See-through rats bare their brains
A new technique that makes whole rats see-through is allowing scientists to study their organs while still intact inside the body, offering a bigger picture of disease.
Tumours and other diseases are often studied by slicing off thin sections of tissue and examining them under a microscope. However, when it comes to understanding the brain, 2D sections are of little use.
Brain cells are long, and tissue sections can chop right through them. This means that sectioning tells us little about the complex way neurons connect together, which is all-important information when studying conditions like dementia.
Now, scientists at the Acute Brain Injury Research Group at LMU Munich have found a way to image the whole brain in 3D - by making it transparent.
The technique uses alcohol and other solvents to get rid of water and fat molecules that scatter light and prevent it from penetrating into the tissues. Once these are removed, the brain becomes see-through, and can be scanned in a microscope to build up a 3D picture of its hidden network of neurons.
To image the brain, the team labels certain cells with glowing proteins so that they can be spotted more easily. A real breakthrough of the latest work, published in Nature Methods, was finding solvents that are compatible with the fluorescent markers.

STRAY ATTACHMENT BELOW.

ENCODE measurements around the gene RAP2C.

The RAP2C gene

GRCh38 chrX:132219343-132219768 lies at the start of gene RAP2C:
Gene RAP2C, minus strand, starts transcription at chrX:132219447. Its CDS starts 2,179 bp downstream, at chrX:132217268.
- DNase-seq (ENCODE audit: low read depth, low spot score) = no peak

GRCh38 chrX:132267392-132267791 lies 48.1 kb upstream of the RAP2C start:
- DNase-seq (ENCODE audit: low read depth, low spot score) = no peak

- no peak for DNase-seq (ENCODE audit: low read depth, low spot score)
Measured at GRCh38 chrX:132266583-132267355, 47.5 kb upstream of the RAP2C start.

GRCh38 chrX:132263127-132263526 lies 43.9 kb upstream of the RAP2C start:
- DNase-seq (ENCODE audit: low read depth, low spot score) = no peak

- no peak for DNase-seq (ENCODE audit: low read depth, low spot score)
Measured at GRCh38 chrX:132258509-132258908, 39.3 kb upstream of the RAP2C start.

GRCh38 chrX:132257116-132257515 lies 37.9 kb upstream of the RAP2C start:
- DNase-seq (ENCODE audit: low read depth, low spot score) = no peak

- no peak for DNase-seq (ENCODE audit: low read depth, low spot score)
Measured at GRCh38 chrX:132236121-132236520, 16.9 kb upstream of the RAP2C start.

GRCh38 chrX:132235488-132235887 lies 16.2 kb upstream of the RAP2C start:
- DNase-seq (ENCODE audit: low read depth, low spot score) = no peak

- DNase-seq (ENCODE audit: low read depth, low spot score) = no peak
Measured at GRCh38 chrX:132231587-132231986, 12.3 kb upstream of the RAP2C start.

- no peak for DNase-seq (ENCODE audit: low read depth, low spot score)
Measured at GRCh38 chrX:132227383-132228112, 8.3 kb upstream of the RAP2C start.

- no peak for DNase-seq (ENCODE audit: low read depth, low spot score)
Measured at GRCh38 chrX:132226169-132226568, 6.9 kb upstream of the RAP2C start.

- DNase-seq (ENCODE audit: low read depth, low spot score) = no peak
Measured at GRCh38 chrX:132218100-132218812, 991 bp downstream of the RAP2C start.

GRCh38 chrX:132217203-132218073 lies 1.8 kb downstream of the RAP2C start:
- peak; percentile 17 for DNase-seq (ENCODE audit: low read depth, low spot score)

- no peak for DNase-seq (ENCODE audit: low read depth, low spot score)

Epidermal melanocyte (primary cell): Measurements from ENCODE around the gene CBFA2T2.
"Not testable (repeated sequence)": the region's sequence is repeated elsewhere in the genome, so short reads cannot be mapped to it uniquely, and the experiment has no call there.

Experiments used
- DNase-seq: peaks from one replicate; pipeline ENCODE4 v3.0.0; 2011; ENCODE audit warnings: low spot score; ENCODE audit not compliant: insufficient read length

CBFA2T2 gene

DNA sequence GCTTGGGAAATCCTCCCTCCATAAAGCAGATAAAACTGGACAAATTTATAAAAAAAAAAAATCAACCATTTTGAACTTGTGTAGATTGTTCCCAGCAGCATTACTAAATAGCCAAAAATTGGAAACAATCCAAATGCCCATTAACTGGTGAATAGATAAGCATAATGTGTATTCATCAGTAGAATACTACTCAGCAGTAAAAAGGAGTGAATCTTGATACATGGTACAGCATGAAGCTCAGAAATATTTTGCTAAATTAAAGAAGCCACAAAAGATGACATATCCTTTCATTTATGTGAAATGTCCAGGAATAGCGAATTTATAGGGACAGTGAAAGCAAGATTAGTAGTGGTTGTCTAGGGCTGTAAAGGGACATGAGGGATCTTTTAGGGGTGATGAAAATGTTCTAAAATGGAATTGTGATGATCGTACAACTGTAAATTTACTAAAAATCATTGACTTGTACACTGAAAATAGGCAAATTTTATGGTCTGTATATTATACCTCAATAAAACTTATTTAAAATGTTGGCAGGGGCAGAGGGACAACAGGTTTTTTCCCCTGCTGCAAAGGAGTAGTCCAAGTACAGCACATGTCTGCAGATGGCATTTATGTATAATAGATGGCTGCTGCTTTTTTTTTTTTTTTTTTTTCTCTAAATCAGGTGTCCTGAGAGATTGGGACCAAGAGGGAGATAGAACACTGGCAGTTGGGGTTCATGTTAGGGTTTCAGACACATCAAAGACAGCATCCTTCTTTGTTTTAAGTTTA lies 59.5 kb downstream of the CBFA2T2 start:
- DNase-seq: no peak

As well as making them see-through, the procedure shrinks tissues so that large specimens are easier to image under the microscope. To demonstrate this, the team made not only the brain, but the entire body of a rat transparent.
"This is the first time that has been achieved - making a whole rat transparent," says Ali Ertuerk, who is heading up the research. "I think this just shows that the technique is really important".
While his method cannot be used on living animals, by making a database of images available to other researchers, Ali hopes that it will reduce the number of rats and mice that are used in research.
He is also confident that the technique could be used to make a human brain transparent.
"Of course the issue there will be how we are going to label the structures... we don't have the solution yet, to label the human brain" Ali explains.
By mapping individual neurons, Ali's team hopes to study brain degeneration, and how injuries in one part of the brain can disrupt whole networks of neurons.
"Now it's more and more clear that... traumatic brain injury affects not only the lesion site, but the rest of the brain... Neuronal networks, like cables, are all connected with each other - we're interested in really seeing the bigger picture. "
The applications are not limited to studying the brain. Scientists also hope the technique will shed light on how tumours can spread from one organ to another, and how conditions like diabetes and stroke can impact seemingly unconnected parts of the body.